Audi 200 5T C2
Reviewed by Unique Cars and Parts
Our Rating: 4
Germany remained the only 'western' European country with no-limit motorways, so it was not surprising that it had a large market for fast luxury cars. Mercedes-Benz and BMW
of course took the lion's share of the sector, but Audi's decision to invade the area in 1976 with their front-drive '100'
was significant as well as courageous.
At the September Frankfurt Show Audi officiallly unveiled their long-rumoured super-100, designated '200', and in 5T form sporting a turbocharger
on the five-cylinder 2.2-litre ohc engine. Using the basic body and running gear of the '100', the turbocharged
model had the impressive maximum power-output of 170 bhp (127 kW) at 5400 rpm (identical to the Porsche 924 Turbo
), but, more importantly, maximum torque was increased some 46 per cent over the unsupercharged 2.2-litre Audi five-cylinder motor.
The torque was notable at 195.21 Ib ft (27 mkg/261.77 Nm) with engine rpm at a mere 3200. There was also an unblown, injected '200' which developed 136 bhp DIN (101.41 kW), both cars having modified suspension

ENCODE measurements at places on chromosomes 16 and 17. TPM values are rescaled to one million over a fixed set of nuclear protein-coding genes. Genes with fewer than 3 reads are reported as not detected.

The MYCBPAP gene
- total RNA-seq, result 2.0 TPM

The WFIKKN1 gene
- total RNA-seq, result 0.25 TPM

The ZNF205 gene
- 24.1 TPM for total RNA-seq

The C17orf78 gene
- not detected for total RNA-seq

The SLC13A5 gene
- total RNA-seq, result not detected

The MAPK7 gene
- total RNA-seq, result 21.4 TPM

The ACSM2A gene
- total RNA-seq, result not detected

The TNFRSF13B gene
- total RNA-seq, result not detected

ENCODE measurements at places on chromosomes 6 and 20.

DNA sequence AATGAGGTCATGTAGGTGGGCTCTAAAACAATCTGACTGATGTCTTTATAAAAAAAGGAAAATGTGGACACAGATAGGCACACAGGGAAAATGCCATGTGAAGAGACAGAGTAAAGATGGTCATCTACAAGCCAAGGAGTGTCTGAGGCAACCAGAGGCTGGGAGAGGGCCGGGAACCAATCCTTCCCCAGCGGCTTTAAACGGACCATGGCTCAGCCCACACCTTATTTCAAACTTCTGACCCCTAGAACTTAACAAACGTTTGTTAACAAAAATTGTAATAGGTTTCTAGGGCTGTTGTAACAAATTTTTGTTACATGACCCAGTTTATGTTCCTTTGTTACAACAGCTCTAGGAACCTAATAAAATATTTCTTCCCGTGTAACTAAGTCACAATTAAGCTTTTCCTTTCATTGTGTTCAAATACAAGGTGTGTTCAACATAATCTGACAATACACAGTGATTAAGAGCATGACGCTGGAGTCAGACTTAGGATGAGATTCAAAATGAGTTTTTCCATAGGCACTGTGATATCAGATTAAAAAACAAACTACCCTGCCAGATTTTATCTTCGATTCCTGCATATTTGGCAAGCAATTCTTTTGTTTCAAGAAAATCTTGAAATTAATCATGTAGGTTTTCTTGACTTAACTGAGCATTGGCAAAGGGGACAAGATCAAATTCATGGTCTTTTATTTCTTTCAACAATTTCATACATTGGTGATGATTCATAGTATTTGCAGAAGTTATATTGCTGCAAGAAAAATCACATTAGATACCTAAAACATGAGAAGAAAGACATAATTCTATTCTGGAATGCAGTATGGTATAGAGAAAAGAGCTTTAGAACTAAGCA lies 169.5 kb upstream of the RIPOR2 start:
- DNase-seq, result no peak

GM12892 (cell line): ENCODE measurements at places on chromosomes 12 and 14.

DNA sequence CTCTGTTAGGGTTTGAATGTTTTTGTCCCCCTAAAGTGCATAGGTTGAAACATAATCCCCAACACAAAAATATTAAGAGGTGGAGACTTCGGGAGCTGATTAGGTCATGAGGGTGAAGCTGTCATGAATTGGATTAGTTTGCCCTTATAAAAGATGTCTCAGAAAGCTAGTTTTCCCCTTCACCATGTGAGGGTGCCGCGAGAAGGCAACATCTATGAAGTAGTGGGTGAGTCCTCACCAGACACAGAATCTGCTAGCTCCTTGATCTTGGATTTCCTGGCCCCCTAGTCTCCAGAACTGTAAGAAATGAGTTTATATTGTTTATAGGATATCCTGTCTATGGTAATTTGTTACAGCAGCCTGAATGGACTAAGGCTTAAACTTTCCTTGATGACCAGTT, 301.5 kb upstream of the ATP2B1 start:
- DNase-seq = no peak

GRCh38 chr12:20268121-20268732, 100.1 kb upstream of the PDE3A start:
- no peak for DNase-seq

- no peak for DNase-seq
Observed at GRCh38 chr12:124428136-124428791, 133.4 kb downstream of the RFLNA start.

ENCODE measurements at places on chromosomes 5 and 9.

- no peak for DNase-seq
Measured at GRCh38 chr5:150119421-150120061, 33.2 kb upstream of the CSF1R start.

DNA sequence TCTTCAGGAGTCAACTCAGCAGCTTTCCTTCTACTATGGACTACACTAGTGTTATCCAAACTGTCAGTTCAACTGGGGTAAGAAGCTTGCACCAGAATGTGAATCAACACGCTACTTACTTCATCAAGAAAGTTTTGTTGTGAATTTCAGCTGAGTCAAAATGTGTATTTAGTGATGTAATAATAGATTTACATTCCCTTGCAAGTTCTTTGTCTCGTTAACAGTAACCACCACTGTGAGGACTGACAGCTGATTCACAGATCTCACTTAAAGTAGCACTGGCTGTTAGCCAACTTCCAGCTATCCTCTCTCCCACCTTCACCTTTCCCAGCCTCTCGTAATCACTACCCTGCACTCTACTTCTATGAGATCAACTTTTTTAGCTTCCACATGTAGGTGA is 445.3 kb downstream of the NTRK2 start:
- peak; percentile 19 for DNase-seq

and dampers to cope with the increased performance.
Both the 5T (five turbocharged
) and the 5E (five-cylinder injection) had five-speed gearboxes as standard but there was a three-speed automatic
on option (although in some markets this was reversed, with the auto being standard equipment). Four-wheel disc brakes
(ventilated at front) were fitted to cope with (in the case of the 5T) a maximum speed of 125 mph (200 km/h) and a weight of 3890 Ib (1765 kg).
Externally the 200 models were distinguishable from the 100 range by their quad headlight treatment, built-in foglamps, wide front spoiler, low-profile tyres
(Pirelli P6 205/60 HR 15) and special light-alloy road wheels. Standard kit included electric mirrors, sun-roof, cruise control and heated seats.
The 5T joined the small, elite band of cars capable of covering the standing kilometre in 30 seconds. Prior to their launch there was speculation that the new models would bear the revered, discontinued Auto-Union marque name of Horch, but although Audi adhered to their normal appellation, the new refined, highformance models were certainly in the mould of the old Horch tradition.